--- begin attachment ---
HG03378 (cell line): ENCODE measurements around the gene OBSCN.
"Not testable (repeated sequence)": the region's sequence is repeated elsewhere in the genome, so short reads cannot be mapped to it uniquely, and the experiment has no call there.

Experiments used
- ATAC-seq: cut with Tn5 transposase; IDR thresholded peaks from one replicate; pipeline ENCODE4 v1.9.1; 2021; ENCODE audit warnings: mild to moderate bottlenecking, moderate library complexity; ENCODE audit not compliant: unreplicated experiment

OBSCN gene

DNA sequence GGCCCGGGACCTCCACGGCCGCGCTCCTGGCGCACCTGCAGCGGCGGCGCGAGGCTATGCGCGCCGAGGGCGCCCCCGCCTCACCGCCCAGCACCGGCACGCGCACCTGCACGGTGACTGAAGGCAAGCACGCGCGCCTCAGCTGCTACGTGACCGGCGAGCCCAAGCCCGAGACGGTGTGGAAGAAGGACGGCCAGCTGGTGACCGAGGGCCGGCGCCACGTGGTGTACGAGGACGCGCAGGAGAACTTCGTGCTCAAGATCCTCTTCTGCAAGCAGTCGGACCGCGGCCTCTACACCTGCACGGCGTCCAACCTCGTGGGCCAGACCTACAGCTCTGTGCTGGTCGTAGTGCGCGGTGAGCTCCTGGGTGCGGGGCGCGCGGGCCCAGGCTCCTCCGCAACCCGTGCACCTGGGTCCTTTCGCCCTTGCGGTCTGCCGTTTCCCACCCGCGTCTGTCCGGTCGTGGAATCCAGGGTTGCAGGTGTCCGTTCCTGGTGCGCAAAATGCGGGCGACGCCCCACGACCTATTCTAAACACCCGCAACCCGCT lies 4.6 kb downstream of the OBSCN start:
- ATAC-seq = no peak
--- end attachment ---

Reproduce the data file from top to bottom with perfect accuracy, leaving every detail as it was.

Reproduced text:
HG03378 (cell line): ENCODE measurements around the gene OBSCN.
"Not testable (repeated sequence)": the region's sequence is repeated elsewhere in the genome, so short reads cannot be mapped to it uniquely, and the experiment has no call there.

Experiments used
- ATAC-seq: cut with Tn5 transposase; IDR thresholded peaks from one replicate; pipeline ENCODE4 v1.9.1; 2021; ENCODE audit warnings: mild to moderate bottlenecking, moderate library complexity; ENCODE audit not compliant: unreplicated experiment

OBSCN gene

DNA sequence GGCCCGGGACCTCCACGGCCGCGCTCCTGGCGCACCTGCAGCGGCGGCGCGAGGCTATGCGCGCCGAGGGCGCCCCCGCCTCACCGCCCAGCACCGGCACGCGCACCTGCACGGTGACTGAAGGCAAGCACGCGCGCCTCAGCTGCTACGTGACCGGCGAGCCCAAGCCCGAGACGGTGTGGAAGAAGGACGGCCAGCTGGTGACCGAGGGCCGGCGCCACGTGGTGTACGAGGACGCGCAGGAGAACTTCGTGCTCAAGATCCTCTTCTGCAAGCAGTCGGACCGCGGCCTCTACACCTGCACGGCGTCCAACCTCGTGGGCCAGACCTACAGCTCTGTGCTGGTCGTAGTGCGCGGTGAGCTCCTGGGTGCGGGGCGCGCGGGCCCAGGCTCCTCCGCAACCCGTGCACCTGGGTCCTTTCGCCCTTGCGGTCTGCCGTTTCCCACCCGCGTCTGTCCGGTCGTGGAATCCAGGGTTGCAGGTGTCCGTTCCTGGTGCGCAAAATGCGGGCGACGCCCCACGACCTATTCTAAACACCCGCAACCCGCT lies 4.6 kb downstream of the OBSCN start:
- ATAC-seq = no peak